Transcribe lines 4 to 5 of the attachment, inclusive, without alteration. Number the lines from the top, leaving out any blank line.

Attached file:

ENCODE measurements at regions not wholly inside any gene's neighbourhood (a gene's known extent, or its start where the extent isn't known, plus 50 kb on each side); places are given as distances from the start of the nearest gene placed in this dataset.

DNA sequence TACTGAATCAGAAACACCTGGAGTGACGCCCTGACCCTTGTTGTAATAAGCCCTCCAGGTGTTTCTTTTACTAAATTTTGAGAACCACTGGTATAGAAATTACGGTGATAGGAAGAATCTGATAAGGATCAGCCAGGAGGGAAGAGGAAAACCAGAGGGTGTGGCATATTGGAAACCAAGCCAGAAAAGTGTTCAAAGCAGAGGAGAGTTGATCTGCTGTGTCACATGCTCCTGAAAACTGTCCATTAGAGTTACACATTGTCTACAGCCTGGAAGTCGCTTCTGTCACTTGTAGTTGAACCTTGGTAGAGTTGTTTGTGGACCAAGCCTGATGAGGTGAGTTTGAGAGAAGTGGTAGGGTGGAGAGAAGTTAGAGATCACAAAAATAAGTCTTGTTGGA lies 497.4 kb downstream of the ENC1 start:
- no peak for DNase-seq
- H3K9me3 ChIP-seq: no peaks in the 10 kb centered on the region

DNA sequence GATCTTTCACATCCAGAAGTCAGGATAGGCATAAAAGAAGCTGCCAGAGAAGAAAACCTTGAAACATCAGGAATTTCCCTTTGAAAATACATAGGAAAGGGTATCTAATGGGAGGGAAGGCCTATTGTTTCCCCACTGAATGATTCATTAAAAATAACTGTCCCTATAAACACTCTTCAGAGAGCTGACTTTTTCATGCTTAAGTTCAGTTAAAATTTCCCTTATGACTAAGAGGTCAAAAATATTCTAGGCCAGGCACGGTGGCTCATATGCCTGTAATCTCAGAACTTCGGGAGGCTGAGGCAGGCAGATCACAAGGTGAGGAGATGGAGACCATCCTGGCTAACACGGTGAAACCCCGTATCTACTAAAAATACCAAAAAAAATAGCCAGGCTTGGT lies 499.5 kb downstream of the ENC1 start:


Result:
- H3K9me3 ChIP-seq: no peaks in the 10 kb centered on the region

DNA sequence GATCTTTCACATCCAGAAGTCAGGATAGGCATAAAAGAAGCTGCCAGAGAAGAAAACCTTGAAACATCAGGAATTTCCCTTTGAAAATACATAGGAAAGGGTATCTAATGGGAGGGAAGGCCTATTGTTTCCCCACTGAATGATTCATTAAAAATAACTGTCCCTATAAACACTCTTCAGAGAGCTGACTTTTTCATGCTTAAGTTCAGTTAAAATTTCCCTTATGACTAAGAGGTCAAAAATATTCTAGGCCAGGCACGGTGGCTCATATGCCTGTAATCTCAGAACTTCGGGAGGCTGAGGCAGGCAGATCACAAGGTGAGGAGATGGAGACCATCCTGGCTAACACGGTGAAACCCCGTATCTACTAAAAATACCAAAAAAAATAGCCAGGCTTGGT lies 499.5 kb downstream of the ENC1 start: